Tag Archives: Venture Capital Momentum

What’s Around the Bend?

I have been fateful to be in the midst of an unnerving pattern. A pattern which is not only an eye-opener, but highly intriguing as well.

There are these aspects to this pattern:

  • Perceived Disruption
  • Disruption Momentum
  • Reality Check
  • Regression
  • Coexistence

Perceived Disruption: These are the startups who make waves in the market by scoring giant funding rounds. They essentially start positioning themselves as major disruptors, before even they have fared a decent revenue and profitability bull run.

Disruption Momentum: The startups are now funded. I mean, they are now fat with funds. They plough their money into getting expensive offices, lead acquisition, over-blown marketing campaigns. All in the name of staying ahead of everyone else. Gaining the oh-so elusive market share, overnight.

Reality Check: The funders realize that they have burnt too much money in too many bets. They plan to curtail the outflow. They stop participating in follow-on rounds. This not only happens in one, but across most venture capital funds. Thereby, creating a domino effect. The fund crunch gives rise to mark-downs, office space consolidation/contraction, job losses and finally shutting down failed startup enterprises.

Regression: The so-called traditional, archaic companies that were fearing disruption with the advent of startups and their burgeoning funding cycle, now breathe relief. With the fund crunch and tepid investor confidence, these companies start taking advantage of the situation, by better preparing themselves for the future onslaught. With no option left but to perform, they start innovating as well. They become more proactive.

Coexistence: The startups which survive the reality check will slowly become large enterprises in the near future. Essentially, they will coexist with the traditional enterprises. They will become leaner, smarter, and be experienced enough to ascertain the ebb and flow of the market to better prepare themselves. Similarly, the traditional companies rapidly innovates to not get caught like last time, when the startups made serious dent in their businesses.

The ultimate winners are the customers who get to view this epic battle between the startups and traditional companies from their box seats, while the market provides a level-playing field where no one controls monopoly, and is driven by competition. Poor service, complacency becomes feedbacks of the past. Due to the fight for the customer’s wallet-share, the customers end up getting superior products and services.

Feeding the Cattle

 

Feeding_cattle_cotton_seeds

Way back in time when there were no farming machinery and automobiles, there was Arnold, who was a crop and cattle farmer. He just survived through the worst drought imaginable. It was tough going for him.  But, then the gods finally answered his prayers and showered with rain.

During the period of drought, Arnold had stored enough fodder to feed his cattle, which kept them in shape. The water for irrigation was managed from a nearby canal. The cattle’s job entailed – ploughing the fields, carrying heavy loads and water, and sowing seeds.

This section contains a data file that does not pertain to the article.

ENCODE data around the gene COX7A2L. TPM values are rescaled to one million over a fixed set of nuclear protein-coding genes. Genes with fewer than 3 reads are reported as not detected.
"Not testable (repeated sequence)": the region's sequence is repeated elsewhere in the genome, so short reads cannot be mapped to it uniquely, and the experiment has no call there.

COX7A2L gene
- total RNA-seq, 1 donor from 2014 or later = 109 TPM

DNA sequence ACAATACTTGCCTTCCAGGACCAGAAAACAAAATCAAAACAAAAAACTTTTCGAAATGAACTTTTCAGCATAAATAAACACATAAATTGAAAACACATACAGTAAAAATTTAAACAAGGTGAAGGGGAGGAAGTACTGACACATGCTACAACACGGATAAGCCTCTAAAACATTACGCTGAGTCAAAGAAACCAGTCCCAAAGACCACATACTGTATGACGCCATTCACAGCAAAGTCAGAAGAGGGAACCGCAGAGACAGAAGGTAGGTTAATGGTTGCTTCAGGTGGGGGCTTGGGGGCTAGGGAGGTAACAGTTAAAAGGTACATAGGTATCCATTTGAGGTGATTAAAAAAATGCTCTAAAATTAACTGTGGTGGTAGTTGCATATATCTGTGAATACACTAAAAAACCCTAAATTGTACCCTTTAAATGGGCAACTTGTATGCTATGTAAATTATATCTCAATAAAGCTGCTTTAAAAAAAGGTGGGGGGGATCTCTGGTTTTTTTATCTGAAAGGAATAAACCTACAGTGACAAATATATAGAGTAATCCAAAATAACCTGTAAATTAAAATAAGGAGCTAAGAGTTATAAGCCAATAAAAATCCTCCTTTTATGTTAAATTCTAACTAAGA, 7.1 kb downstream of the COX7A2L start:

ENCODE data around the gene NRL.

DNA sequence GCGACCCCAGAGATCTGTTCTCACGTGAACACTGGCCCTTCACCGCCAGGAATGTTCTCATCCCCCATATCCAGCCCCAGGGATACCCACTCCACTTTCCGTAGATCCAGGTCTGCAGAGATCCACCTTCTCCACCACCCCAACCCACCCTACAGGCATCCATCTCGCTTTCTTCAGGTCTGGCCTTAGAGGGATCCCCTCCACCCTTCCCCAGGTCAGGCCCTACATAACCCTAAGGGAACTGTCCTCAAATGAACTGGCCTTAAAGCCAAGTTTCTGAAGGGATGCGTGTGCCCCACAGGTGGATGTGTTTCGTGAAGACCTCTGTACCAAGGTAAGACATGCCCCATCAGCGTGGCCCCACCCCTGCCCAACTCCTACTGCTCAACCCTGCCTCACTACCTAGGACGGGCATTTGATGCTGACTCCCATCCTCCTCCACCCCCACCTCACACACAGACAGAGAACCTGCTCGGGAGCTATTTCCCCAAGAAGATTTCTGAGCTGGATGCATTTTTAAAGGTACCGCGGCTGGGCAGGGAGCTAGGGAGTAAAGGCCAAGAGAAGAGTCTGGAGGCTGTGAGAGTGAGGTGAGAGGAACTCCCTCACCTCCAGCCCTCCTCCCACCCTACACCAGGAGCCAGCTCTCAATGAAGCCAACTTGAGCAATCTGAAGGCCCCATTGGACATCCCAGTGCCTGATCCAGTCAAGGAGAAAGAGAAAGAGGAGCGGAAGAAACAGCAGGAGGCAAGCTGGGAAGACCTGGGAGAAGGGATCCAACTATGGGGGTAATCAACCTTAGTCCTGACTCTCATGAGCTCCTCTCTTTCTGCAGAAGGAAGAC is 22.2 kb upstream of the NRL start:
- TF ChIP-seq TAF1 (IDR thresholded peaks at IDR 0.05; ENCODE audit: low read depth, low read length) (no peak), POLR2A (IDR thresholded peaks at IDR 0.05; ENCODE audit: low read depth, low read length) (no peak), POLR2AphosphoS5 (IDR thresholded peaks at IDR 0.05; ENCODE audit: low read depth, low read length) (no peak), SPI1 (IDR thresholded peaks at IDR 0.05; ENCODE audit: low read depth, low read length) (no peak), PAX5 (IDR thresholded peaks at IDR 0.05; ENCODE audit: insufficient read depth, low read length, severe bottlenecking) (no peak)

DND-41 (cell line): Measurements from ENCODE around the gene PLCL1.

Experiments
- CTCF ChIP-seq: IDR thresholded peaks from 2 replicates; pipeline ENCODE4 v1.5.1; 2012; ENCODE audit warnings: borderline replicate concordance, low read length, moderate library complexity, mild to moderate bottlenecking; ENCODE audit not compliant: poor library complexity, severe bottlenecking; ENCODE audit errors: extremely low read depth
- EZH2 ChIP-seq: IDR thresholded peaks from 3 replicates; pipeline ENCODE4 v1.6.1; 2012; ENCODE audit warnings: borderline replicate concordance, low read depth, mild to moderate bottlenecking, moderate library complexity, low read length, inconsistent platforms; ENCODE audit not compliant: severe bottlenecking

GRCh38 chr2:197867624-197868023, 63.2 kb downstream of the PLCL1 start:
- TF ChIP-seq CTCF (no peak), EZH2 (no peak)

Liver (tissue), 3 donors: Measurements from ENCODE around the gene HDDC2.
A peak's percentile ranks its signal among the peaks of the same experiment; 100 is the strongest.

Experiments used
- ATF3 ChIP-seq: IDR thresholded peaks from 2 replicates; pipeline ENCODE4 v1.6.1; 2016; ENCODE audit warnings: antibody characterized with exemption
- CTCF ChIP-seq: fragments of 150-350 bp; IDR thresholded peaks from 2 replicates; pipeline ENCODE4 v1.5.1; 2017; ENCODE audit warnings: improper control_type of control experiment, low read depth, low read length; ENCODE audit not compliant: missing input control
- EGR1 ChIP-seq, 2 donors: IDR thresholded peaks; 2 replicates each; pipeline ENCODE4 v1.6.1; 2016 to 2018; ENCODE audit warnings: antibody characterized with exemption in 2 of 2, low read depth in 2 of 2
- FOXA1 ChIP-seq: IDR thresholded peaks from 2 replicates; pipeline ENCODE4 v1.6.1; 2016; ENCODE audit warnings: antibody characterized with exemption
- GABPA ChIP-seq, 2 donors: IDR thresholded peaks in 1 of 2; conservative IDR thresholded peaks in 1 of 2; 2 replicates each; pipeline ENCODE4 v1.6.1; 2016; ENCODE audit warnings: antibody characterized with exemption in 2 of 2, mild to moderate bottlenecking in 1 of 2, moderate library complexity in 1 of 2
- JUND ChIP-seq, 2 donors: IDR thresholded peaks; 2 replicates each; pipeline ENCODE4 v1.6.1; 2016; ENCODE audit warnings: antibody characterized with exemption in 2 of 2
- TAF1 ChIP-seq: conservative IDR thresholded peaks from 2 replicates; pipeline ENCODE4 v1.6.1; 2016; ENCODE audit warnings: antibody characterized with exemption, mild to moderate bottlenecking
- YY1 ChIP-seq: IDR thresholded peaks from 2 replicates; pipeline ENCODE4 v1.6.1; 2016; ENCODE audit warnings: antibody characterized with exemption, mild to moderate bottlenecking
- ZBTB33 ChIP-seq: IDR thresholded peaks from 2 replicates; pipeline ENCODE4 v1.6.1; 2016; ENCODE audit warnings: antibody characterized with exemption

When drought was over and rain had dawned, Arnold started flourishing in farming, with record produce. He fed excessive fodder to his cattle, as an incentive. His cattle gained weight, due to the excessive fodder intake, and they became lazy. This negatively impacted Arnold. He meted out harsh treatments to them, and even took them to the nearby hills to get them out of their slumber. But, all his efforts went in vain, as they slouched even more, making it impossible for him to sustain the steady run of profitability.

He finally arrived at the conclusion that if he had fed the same quantity of fodder to his cattle, like in the drought, then he wouldn’t have had to face this day. So, he sold off his cattle to butchers, and with the money bought a new fleet. This time, he didn’t make the same mistake. He fed them enough fodder that kept them going, while utilizing every possible opportunity of profiting from the flourishing season, before drought stared upon them.

Now, put the above in context with the present day Startup ecosystem. Think about Arnold being the Startup, fodder being the Funding, the flourishing season being the VC Funding Momentum, the cattle being the Operations, and finally, the cattle’s laziness being the Cash Burn.

The bottom line is, spend enough, which would increase sustainability, safeguarding your startup’s operations during the rainy days (‘Drought’ in the case of Arnold). The market, talent, and customers are always going to be there, but it is you, who should be there to service and profit from them.

The race to market-share cannot be won by discounts, and pumping money into nonsensical marketing campaigns. Capturing market-share is a time-consuming affair. It has been only achieved, when models make way for revenues, and not your funding milestones. It’s the unit economics, the CLTV (Customer LifeTime Value) that should be the primary goals. Rest will follow automatically. As a startup entrepreneur myself, I have taken my oath to support my business expansion through internal accruals. Yes, Internal Accruals – funds generated from the business.

For the next few years, coffee shops would be my stand-in offices, cloud would be the go-to infrastructure, and growth hacks through informative insights and social media connect, would be my marketing apparatus. I will launch products and platforms, way before I gain critical mass. I will look forward to building an ecosystem by collaborating with partners for growth. I will plough back 65% of my profits into business expansion (‘Internal Accruals’ as I referred above) and also free up liquidity for my colleagues through stock option plans. I am sure, if I do this right, the media would find me, and I wouldn’t have to find them.